I had some trouble with this as well. Double-check that your code-signing identity is in your keychain, and you might consider using the SHA-1 fingerprint instead of the name after the -s.
You can find the SHA-1 fingerprint by opening up
Keychain Access and selecting your
Developer ID Application: FOO certificate, and then choosing Get Info. From here, scroll to the bottom of the information until you reach Fingerprints. The SHA-1 fingerprint here can be copied and you will have to remove all of the spaces, but after that you will have a 40-character identifier which will be appropriate for placing after the
-s in your codesign statement.
If you are still having problems locating the key, try the following from Terminal:
certtool y | grep Developer\ ID
and look for anything with
Developer ID Application in the
Common Name to verify that the certificate is actually in a keychain that is accessible from Terminal. If you don't see anything in response, that would indicate that the keychain containing your credentials is unavailable to your
Terminal session. Reasons for this would include things like the keychain being locked, the shell running as another user, executing the command with different permissions (such as
After executing the command above, you should have at a minimum the following:
Developer ID Application: <your company name>
Developer ID Installer: <your company name>
Developer ID Certification Authority
If you don't have all three, you should go and download the missing elements. Although you may not currently need to build an Installer, there's no harm in having it around. The Application and Installer elements can be downloaded from the Mac Certificates section of the Certificates, Identifiers, & Profiles tab on Apple's Developer site. You should have listings there that are not expired. You may have listings there as well that have expired. To install the certificates in your keychain:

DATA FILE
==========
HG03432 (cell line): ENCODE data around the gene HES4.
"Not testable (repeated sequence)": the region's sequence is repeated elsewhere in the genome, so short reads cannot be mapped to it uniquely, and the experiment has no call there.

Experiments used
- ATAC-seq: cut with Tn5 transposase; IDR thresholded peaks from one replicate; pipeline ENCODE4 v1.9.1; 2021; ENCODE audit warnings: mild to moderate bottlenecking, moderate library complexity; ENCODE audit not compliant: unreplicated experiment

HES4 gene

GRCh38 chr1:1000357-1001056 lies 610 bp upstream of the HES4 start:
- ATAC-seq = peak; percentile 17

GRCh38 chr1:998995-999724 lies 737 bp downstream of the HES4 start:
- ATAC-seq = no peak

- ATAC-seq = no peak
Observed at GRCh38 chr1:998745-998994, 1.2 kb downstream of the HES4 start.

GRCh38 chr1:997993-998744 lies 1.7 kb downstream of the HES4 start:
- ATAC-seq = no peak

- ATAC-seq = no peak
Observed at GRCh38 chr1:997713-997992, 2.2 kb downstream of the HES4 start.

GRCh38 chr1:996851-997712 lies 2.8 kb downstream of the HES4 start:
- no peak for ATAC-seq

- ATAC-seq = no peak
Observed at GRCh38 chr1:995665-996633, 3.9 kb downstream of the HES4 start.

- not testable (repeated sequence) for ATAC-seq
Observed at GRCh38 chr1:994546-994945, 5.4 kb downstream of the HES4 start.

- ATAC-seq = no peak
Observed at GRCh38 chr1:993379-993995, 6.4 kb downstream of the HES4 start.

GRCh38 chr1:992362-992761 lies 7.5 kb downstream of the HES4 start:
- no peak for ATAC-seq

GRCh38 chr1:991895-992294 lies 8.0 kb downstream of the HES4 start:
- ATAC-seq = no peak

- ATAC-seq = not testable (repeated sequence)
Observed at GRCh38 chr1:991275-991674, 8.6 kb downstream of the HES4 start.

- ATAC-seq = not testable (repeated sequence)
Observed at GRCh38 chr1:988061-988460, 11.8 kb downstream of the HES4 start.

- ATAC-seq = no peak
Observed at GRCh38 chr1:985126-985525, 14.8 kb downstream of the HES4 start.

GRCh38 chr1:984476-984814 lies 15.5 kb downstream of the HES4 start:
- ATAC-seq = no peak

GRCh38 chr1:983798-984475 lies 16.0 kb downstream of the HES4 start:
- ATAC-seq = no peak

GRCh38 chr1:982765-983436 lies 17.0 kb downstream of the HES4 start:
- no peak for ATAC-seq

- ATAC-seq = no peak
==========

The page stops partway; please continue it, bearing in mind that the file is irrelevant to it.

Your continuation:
- Access the Apple Developer Site
- Access the Mac Dev Center
- Access Certificates, Identifiers, & Profiles link
- Download the Certificates from the portal
- Double-click on the Certificates and Keychain Access should open
- Allow Keychain Access to add the Certificates to your Keychain
The Developer ID Certification Authority should have been installed by Xcode, but if it wasn't, you can install it yourself. You will need to download that separately from Developer ID Authority or by clicking on the + link in Certificates tab and use the link at the bottom to download the Certificate.
This would also be a good time to make sure that you have the Apple Worldwide Developer Relations Certification Authority, which is the basis for some of the signing tools. It should be installed in your System keychain, by the Xcode installer and can be downloaded directly from the + link in the Certificates tab above or from Apple WWDR CA.
According to Apple's App Distribution Guide, there are specific keychains that are appropriate for each of the Certificates and keys:
- Your private Keys and your signing certificates (Developer ID Installer,Developer ID Application, and the App Store Certificates) should be in your login keychain
- The Apple Worldwide Developer Relations Certification Authority and Developer ID Certification Authority belong in the System keychain
- Your developer certificates also belong in your login keychain
Because Xcode automatically manipulates the keychains, and because some certificates are re-issued regularly when profiles change (although not for Developer ID, since it has multi-year certificates and doesn't require profiles), you can end up with a propagation of unnecessary and potentially confusing certificates in your keychain. It is a good idea to clean these out when they have expired, as they can create some confusion for Xcode.
- Before performing any maintenance on your Keychains, make sure you have a backup of your keychains
- This process is intended for removing unnecessary Certificates relating to development, If the certificates don't start with Mac Developer, 3rd Party Mac Developer, iPhone Developer or Developer ID, do not mess with them at this time. If you accidentally delete the Certificate you received with an email (for example), even if it has expired, you may not be able to read the email that you received.
Things to do:
- Quit Xcode
- Run Keychain First Aid (from Keychain Access) and verify that your keychains are OK
- Click on the Certificates Category on the left sidebar
- Locate any expired developer certificates of the kinds mentioned above. They will show up with a small X in the lower right corner.
- Select the Certificates you will be removing and back them up by using File > Export Items...
- Put this file in a safe place and give it a good password
- Delete the Certificates which you have backed up
- Look through your remaining certificates and verify that you have the certificates mentioned in the preceding section. If you don't, you'll need to download, and possibly renew them.
- Verify that the certificates are in the keychains that are indicated above (all your signing certs should be in your login keychain, for example)